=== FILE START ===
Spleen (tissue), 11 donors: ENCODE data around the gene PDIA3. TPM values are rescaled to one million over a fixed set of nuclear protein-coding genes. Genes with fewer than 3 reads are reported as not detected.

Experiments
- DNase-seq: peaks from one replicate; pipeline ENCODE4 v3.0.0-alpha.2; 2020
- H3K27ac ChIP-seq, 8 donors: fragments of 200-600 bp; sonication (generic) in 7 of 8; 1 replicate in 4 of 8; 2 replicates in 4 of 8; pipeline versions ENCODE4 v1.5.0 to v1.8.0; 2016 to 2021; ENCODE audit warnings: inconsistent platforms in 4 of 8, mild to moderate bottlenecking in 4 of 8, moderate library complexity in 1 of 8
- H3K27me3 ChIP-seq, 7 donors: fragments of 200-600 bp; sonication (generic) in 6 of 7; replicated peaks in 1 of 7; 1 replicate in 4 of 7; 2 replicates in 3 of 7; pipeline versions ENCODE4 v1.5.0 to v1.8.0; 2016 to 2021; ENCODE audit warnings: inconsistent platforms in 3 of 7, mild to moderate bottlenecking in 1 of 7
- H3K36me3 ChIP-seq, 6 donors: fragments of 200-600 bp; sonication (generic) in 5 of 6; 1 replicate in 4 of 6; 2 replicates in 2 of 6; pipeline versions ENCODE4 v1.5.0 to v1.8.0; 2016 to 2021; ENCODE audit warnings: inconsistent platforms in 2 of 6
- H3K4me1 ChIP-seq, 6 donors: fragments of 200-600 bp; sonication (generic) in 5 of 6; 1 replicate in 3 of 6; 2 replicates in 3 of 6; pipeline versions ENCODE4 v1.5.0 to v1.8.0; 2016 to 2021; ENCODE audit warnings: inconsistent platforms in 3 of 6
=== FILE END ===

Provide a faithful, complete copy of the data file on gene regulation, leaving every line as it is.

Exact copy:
Spleen (tissue), 11 donors: ENCODE data around the gene PDIA3. TPM values are rescaled to one million over a fixed set of nuclear protein-coding genes. Genes with fewer than 3 reads are reported as not detected.

Experiments
- DNase-seq: peaks from one replicate; pipeline ENCODE4 v3.0.0-alpha.2; 2020
- H3K27ac ChIP-seq, 8 donors: fragments of 200-600 bp; sonication (generic) in 7 of 8; 1 replicate in 4 of 8; 2 replicates in 4 of 8; pipeline versions ENCODE4 v1.5.0 to v1.8.0; 2016 to 2021; ENCODE audit warnings: inconsistent platforms in 4 of 8, mild to moderate bottlenecking in 4 of 8, moderate library complexity in 1 of 8
- H3K27me3 ChIP-seq, 7 donors: fragments of 200-600 bp; sonication (generic) in 6 of 7; replicated peaks in 1 of 7; 1 replicate in 4 of 7; 2 replicates in 3 of 7; pipeline versions ENCODE4 v1.5.0 to v1.8.0; 2016 to 2021; ENCODE audit warnings: inconsistent platforms in 3 of 7, mild to moderate bottlenecking in 1 of 7
- H3K36me3 ChIP-seq, 6 donors: fragments of 200-600 bp; sonication (generic) in 5 of 6; 1 replicate in 4 of 6; 2 replicates in 2 of 6; pipeline versions ENCODE4 v1.5.0 to v1.8.0; 2016 to 2021; ENCODE audit warnings: inconsistent platforms in 2 of 6
- H3K4me1 ChIP-seq, 6 donors: fragments of 200-600 bp; sonication (generic) in 5 of 6; 1 replicate in 3 of 6; 2 replicates in 3 of 6; pipeline versions ENCODE4 v1.5.0 to v1.8.0; 2016 to 2021; ENCODE audit warnings: inconsistent platforms in 3 of 6